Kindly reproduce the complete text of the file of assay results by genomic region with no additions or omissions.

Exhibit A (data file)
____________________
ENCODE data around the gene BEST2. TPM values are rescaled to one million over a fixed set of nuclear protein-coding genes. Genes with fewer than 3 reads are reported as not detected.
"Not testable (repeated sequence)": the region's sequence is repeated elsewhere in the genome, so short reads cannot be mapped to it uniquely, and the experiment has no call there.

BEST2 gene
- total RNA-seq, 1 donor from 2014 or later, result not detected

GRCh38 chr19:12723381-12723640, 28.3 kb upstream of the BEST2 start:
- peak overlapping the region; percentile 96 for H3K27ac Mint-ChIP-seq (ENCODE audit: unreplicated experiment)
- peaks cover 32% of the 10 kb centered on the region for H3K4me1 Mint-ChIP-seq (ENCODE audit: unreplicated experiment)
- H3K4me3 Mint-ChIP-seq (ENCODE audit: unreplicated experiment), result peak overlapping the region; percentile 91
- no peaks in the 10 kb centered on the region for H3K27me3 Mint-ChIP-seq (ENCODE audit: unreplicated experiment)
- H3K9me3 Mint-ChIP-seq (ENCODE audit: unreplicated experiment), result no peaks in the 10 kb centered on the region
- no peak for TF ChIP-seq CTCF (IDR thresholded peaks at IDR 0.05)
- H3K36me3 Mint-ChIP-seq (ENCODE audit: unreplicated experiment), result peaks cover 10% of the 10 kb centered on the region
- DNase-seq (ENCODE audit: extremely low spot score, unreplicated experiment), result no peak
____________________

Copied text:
ENCODE data around the gene BEST2. TPM values are rescaled to one million over a fixed set of nuclear protein-coding genes. Genes with fewer than 3 reads are reported as not detected.
"Not testable (repeated sequence)": the region's sequence is repeated elsewhere in the genome, so short reads cannot be mapped to it uniquely, and the experiment has no call there.

BEST2 gene
- total RNA-seq, 1 donor from 2014 or later, result not detected

GRCh38 chr19:12723381-12723640, 28.3 kb upstream of the BEST2 start:
- peak overlapping the region; percentile 96 for H3K27ac Mint-ChIP-seq (ENCODE audit: unreplicated experiment)
- peaks cover 32% of the 10 kb centered on the region for H3K4me1 Mint-ChIP-seq (ENCODE audit: unreplicated experiment)
- H3K4me3 Mint-ChIP-seq (ENCODE audit: unreplicated experiment), result peak overlapping the region; percentile 91
- no peaks in the 10 kb centered on the region for H3K27me3 Mint-ChIP-seq (ENCODE audit: unreplicated experiment)
- H3K9me3 Mint-ChIP-seq (ENCODE audit: unreplicated experiment), result no peaks in the 10 kb centered on the region
- no peak for TF ChIP-seq CTCF (IDR thresholded peaks at IDR 0.05)
- H3K36me3 Mint-ChIP-seq (ENCODE audit: unreplicated experiment), result peaks cover 10% of the 10 kb centered on the region
- DNase-seq (ENCODE audit: extremely low spot score, unreplicated experiment), result no peak